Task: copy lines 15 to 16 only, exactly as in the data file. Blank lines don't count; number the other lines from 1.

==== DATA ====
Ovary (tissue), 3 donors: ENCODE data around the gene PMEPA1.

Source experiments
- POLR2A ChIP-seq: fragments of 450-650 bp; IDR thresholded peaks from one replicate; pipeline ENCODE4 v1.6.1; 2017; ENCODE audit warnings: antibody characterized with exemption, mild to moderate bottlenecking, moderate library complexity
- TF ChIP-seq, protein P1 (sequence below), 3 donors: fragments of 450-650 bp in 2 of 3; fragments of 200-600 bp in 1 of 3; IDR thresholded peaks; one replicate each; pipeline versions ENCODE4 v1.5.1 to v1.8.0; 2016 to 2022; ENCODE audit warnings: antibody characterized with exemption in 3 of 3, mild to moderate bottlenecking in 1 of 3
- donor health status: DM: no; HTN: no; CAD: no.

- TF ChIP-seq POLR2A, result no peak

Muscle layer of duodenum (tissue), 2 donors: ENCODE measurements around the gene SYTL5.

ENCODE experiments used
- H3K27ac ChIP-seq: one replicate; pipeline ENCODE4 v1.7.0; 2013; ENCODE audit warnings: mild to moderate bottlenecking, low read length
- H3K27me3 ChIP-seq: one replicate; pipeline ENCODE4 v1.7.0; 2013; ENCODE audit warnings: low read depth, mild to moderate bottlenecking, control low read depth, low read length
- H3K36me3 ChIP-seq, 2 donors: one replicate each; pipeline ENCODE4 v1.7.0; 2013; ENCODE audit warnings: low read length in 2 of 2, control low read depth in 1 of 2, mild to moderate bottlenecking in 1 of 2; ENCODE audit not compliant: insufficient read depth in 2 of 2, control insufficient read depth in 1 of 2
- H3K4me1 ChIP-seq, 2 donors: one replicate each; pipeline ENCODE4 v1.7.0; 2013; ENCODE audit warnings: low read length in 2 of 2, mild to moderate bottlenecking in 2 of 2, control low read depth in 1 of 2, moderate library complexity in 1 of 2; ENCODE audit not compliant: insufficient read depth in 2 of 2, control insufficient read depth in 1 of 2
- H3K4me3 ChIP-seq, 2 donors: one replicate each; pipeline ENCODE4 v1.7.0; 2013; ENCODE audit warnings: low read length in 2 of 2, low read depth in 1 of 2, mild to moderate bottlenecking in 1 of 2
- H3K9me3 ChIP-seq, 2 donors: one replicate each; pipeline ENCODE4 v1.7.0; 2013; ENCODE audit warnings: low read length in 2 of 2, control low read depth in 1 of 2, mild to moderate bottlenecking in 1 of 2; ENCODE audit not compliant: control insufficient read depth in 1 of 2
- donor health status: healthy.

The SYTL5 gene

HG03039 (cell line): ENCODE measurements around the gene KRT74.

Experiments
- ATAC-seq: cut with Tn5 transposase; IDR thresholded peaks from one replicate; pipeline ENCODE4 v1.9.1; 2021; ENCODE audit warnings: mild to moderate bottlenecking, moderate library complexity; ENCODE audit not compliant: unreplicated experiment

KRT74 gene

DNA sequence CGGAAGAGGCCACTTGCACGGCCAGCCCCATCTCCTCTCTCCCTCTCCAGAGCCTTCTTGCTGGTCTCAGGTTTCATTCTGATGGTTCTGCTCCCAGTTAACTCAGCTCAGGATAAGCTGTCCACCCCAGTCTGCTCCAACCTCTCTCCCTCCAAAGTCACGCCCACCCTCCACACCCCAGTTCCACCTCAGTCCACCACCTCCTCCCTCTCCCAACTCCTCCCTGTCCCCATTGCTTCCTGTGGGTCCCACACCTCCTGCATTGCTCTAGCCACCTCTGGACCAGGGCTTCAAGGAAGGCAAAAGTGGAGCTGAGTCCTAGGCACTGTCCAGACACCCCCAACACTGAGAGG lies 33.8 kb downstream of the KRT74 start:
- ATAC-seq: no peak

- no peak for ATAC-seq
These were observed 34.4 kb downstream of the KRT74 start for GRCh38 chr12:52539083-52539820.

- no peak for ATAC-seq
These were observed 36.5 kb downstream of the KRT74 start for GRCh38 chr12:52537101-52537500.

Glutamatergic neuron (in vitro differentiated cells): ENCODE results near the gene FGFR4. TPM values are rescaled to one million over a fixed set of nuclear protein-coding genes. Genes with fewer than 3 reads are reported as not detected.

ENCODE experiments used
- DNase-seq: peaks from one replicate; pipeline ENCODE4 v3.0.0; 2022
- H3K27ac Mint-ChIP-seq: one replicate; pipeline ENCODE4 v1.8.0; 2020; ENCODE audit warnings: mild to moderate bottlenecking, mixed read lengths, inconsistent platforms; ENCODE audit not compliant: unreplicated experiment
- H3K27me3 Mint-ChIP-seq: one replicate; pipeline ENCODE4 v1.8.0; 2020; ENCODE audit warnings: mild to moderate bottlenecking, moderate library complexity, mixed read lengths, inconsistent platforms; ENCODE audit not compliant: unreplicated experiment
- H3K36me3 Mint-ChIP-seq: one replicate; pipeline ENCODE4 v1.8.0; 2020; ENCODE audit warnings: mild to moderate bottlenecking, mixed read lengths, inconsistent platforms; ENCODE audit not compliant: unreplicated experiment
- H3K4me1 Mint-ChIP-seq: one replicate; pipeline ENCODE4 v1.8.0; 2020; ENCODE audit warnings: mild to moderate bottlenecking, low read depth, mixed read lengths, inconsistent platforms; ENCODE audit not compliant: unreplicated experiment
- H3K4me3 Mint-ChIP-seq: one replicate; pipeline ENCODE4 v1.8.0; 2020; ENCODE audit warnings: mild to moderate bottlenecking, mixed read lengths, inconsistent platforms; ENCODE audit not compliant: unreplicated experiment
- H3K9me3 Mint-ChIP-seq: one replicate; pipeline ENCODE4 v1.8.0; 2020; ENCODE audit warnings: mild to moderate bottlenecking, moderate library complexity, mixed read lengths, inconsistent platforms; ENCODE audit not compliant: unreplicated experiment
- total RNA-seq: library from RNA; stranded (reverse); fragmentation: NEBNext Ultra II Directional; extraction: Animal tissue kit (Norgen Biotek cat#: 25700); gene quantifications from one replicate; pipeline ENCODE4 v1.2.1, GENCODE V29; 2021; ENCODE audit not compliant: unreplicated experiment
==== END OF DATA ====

- donor health status: healthy.

The SYTL5 gene